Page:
Sunflower Highlights
Post Date: Jun 06 2016
Planting is well ahead of average in South Dakota. Producers there report 50% of the sunflower crop is planted, compared to an average of 33%. Growers in Kansas report 235 of the crop is in the ground, slightly behind that state's average of 29%. Meanwhile, sunflower planting is almost complete in Minnesota, with 99% of the crop planted.
Crop Progress - Monday, June 6, 2016
State This Week Last Week Last Year 5 Year Average
North Dakota        
Planted 81 67 70 50
Emerged 43 20 24 NA
South Dakota        
Planted 50 30 23 33
Planted 99 94 88 72
Planted 65 41 82 79
Planted 23 16 10 27
Planted 23 4 17 29
Grower Report
Onida, SD producer Chuck Todd hopes to get started planting sunflower later this week. He says producers in his area of central South Dakota traditionally plant later than other growers. He says that helps reduce some insect problems. Todd will plant just under 400 acres of dehull sunflower on his own land. He will also do several acres of custom seeding, most of which will be high oleic sunflower.
USDA Seeks Input About 2016 Crops
During the next several weeks, U.S. Department of Agriculture’s National Agricultural Statistics Service (NASS) will conduct its major mid-year survey, the June Agricultural Survey. The agency will survey operations across the country to determine crop production and supply levels in 2016. NASS gathers the data for the June Agricultural Survey online, by mail, phone, and in-person interview. Also, agency representative visit randomly selected tracts of land and interview the operators of any farm or ranch on that land. Growers will provide information on crop acreage, grain stocks, livestock inventory, cash rents, land values, and value of sales. NASS will compile and analyze the survey information and publish the results in a series of USDA reports to be released June 30. All reports are available here.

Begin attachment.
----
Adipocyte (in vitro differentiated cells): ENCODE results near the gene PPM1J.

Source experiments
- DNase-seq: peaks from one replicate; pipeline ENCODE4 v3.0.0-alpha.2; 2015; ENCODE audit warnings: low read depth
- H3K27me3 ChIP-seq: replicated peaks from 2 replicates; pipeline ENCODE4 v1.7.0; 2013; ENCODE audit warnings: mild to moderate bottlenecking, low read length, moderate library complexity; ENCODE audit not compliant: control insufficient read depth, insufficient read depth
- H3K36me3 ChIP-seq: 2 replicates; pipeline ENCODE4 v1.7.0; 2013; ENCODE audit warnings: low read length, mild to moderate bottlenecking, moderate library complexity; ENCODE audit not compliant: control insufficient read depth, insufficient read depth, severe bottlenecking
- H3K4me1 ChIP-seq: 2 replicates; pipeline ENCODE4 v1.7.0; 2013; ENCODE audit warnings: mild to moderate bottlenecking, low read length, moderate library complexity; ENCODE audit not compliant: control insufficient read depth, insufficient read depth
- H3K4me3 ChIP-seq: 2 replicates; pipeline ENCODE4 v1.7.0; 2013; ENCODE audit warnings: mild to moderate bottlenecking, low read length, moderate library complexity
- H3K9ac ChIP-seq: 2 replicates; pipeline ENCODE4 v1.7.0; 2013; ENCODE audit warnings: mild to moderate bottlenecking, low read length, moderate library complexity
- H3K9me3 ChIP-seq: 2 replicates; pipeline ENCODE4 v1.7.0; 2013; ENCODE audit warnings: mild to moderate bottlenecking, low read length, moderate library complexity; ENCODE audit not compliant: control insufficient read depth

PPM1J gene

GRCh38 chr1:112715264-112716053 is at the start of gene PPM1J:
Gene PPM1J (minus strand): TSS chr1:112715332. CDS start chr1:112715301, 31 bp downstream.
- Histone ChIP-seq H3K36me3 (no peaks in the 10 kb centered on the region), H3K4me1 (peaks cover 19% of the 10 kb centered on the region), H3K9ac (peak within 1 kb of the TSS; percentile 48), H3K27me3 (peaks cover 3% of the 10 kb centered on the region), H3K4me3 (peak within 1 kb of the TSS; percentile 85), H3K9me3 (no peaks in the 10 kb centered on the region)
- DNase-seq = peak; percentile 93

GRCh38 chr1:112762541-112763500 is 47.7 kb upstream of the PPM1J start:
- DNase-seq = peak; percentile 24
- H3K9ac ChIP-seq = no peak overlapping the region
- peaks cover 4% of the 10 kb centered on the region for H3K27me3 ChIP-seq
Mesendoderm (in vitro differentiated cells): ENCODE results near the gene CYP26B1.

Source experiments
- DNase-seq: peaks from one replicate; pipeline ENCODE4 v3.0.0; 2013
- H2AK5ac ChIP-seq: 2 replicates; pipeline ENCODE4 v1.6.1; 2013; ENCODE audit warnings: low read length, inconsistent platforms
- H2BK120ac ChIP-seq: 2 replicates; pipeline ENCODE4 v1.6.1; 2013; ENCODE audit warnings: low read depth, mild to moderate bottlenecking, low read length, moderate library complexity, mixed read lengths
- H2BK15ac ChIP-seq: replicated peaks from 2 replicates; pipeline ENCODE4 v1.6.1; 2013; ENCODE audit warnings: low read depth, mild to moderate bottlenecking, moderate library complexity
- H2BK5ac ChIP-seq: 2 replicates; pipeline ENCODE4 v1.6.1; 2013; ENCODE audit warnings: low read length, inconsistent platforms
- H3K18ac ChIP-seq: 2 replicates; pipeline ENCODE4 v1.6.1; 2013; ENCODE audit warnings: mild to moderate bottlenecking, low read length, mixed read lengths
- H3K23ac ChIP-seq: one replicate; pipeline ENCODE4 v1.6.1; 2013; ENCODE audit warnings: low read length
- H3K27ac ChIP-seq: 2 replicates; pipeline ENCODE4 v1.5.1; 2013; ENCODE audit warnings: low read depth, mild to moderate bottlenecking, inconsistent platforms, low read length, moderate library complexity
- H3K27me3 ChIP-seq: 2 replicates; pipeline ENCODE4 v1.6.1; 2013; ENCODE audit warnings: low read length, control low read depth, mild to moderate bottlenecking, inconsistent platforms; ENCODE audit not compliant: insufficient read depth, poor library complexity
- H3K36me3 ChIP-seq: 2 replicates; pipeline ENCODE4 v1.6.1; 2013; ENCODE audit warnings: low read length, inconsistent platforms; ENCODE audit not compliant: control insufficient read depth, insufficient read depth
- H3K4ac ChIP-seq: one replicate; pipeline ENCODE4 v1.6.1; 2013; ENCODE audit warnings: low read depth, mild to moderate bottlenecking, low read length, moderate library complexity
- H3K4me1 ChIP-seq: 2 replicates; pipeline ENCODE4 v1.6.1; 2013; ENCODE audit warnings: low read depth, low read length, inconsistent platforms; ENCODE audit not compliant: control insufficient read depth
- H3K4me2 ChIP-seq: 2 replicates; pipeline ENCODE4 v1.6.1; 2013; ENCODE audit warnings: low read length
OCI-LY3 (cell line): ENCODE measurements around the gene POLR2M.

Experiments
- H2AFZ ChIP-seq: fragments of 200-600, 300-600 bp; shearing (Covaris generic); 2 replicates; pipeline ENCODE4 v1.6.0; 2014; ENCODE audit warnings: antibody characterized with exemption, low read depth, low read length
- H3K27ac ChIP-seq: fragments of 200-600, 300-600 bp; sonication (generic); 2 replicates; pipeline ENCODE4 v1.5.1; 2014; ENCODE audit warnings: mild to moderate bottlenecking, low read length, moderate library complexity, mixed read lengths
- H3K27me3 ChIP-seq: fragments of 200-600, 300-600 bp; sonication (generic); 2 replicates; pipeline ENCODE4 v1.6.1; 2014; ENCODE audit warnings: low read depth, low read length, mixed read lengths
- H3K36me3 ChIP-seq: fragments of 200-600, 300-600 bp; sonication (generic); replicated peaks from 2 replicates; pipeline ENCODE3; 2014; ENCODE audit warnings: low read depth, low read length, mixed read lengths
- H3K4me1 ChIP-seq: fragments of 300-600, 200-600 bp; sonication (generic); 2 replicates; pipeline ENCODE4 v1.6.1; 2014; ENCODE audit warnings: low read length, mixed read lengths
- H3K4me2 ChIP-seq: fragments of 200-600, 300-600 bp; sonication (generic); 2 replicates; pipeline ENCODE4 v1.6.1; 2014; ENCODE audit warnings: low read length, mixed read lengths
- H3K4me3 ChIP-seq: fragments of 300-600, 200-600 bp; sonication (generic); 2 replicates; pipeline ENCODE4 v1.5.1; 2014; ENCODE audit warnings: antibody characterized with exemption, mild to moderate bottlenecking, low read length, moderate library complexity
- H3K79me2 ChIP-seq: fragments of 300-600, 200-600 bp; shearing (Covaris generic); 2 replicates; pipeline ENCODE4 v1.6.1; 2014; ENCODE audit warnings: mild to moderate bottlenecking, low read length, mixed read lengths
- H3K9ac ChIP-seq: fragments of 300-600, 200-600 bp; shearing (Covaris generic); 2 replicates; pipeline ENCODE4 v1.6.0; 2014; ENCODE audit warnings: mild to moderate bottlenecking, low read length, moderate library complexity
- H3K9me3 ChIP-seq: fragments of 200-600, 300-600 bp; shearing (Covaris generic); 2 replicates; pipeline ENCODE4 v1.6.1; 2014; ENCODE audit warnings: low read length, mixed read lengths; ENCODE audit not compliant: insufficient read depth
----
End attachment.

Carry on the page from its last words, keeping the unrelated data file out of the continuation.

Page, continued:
The rally in the oilseed complex continues on the CBoT. CBoT soyoil values have gained $1.36-$1.41 in the past two weeks. Sunflower prices have followed the upward trend adding 60-75 cents to old crop and 50-65 cents to new crop prices. The rally has been led by technical buying and uncertainty in Argentine soybean production. Just how much damage floods caused in Argentina remains uncertain. The Buenos Aires Grain Exchange said harvest was 79% complete, with some of the flood areas just being cut now. The exchange kept its production estimate at 2.06 billion bushels, slightly less than USDA's May forecast but not as dire as many in the market have predicted. The next USDA supply and demand report will be out this week with their updated expectations for the US and world oilseed production and usage. Traders will be anxiously looking to confirm the latest reported production prospects. US planting progress along with crop conditions will be available after the market close today. Traders are expecting 85-90% of the soybean crop is planted with the majority of it rated in good to excellent condition. Sunflower planting remains well ahead of normal in the Dakotas and Minnesota. The planting pace in the High Plains is slightly behind the five-year average. 
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